Motor Neurone Disease (MND) / Amyotrophic Lateral Sclerosis (ALS)

aka "the beast"


What is MND/ALS?

Watch this video to have a general overview of what MND/ALS is.

Motor Neurone Disease (MND) is the name given to a group of diseases in which the nerve cells (neurones) that control muscles undergo degeneration and die. Amyotrophic Lateral Sclerosis (ALS), Progressive Muscular Atrophy (PMA), Progressive Bulbar Palsy (PBP) and Primary Lateral Sclerosis (PLS) are all subtypes of motor neurone disease. MND is the widely used generic term in the United Kingdom, Australia and parts of Europe, ALS is used more generically in the United States, Canada and South America. MND and ALS are commonly used to identify the same desease even if there are some differences.

The Amyotrophic Lateral Sclerosis - ALS - also known as Lou Gehrig's Disease and Charcot's disease, is a relentlessly progressive neurodegenerative disease which attacks motor neurons in the brain - Upper or First Motor Neuron - and in the spinal cord - Lower or Second Motor Neuron - resulting in the wasting away of muscle and loss of movement. The motor cells (neurones) control the muscles that enable us to move around, speak, breathe and swallow. With no nerves to activate them, muscles gradually weaken and waste. Symptoms may include muscle weakness and paralysis, as well as impaired speaking, swallowing and eventually breathing. Progress is generally rapid, with an average life expectancy of between 2 and 5 years from the onset of symptoms.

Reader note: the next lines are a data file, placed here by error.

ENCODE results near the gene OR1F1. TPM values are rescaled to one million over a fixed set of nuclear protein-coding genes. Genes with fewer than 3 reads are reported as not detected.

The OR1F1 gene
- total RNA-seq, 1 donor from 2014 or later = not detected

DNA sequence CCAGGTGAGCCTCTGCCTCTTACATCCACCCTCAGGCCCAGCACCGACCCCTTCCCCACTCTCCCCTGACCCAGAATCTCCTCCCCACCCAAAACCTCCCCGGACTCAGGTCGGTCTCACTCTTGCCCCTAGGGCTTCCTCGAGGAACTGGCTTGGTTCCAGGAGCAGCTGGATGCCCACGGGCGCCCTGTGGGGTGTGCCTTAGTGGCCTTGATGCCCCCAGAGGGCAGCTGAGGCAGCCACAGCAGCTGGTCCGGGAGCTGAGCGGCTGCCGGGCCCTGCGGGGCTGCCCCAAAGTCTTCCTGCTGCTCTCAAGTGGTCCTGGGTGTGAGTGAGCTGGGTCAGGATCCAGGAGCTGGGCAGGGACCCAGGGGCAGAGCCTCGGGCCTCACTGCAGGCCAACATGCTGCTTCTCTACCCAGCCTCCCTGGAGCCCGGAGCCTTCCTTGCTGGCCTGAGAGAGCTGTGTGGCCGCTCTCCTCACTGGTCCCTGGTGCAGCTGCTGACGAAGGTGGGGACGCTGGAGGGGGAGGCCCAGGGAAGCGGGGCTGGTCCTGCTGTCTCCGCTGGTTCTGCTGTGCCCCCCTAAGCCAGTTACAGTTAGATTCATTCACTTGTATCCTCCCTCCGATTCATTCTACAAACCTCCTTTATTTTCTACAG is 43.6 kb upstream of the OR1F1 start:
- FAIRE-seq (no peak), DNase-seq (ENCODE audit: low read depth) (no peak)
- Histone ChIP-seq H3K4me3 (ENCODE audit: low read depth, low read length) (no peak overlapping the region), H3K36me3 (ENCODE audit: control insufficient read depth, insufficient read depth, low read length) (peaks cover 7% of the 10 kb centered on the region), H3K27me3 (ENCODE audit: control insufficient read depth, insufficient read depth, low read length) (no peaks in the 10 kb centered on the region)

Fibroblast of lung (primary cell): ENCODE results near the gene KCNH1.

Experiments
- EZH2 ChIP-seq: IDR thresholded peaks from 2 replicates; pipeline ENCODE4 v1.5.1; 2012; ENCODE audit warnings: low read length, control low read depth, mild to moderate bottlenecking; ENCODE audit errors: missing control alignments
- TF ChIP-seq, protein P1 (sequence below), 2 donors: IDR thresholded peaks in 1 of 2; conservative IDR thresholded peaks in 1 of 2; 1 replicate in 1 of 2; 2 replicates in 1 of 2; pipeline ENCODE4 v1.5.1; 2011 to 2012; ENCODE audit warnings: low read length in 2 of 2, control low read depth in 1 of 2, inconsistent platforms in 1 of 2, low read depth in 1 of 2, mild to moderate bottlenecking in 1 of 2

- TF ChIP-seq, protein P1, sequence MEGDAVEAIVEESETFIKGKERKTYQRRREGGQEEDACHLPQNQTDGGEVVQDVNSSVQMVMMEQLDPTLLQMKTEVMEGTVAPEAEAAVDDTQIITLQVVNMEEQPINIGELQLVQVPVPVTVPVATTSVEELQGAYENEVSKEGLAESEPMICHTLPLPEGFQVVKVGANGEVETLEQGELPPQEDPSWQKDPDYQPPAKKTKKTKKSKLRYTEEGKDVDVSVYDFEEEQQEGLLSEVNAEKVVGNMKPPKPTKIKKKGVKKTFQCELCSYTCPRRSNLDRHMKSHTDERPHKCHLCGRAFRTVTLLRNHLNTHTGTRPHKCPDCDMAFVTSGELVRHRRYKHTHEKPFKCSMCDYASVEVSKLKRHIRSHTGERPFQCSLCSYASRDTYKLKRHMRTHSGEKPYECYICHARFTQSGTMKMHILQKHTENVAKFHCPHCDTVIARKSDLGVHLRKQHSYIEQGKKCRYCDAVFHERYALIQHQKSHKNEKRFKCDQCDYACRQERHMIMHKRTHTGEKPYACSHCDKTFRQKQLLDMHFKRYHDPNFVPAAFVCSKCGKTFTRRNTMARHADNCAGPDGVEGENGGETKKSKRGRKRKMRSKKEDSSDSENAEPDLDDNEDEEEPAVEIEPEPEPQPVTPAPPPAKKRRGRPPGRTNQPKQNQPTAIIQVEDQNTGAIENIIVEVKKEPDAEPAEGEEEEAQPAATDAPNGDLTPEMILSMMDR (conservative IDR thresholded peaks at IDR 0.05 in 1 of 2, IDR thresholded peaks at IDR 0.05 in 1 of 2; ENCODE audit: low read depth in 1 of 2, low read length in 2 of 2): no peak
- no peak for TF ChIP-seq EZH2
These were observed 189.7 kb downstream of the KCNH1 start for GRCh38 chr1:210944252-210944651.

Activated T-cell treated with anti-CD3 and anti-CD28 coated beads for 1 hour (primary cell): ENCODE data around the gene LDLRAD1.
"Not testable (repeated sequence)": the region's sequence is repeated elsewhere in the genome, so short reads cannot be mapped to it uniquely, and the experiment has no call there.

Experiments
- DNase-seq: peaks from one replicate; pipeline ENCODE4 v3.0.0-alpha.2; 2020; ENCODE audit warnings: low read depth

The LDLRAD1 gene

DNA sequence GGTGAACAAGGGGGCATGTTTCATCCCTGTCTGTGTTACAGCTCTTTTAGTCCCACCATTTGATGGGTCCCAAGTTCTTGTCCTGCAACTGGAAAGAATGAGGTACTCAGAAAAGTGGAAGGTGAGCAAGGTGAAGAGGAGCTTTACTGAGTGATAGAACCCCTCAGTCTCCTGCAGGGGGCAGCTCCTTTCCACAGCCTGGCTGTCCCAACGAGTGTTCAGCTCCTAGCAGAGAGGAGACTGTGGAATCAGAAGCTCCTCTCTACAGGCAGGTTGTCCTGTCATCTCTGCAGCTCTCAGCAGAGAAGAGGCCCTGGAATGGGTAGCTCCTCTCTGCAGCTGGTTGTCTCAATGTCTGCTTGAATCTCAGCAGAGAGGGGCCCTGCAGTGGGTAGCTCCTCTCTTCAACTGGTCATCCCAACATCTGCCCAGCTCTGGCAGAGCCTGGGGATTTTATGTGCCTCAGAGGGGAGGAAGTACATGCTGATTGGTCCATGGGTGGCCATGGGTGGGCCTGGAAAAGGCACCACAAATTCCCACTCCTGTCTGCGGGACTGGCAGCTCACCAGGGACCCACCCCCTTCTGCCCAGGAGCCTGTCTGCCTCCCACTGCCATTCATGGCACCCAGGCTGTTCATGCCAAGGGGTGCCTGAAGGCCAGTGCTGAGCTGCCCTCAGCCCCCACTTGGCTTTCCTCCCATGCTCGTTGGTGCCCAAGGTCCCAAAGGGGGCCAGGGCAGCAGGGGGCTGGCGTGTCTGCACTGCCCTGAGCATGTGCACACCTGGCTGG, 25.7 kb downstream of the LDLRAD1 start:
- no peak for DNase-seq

Approximately 90% of all MND/ALS cases are sporadic, meaning there is no known history of the disease in a family. The remaining 10% of cases are known as familial ALS. Though it can affect anyone, ALS/MND is more often found in the 40 to 70 year age group.

The disease affects each individual differently and can have a devastating impact on family, carers and friends. The rapidly progressive nature of the disease requires constant adaptation to increasing and changing levels of disability, which in turn require increased levels of support.

Living with MND/ALS is like living in a room with no doors nor windows. A diagnosis of MND/ALS is a kind of death sentence.

It feels like been buried alive.

We all deserve a system where the speed and urgency that have been seen in the fight against COVID-19 is the norm and not the exception!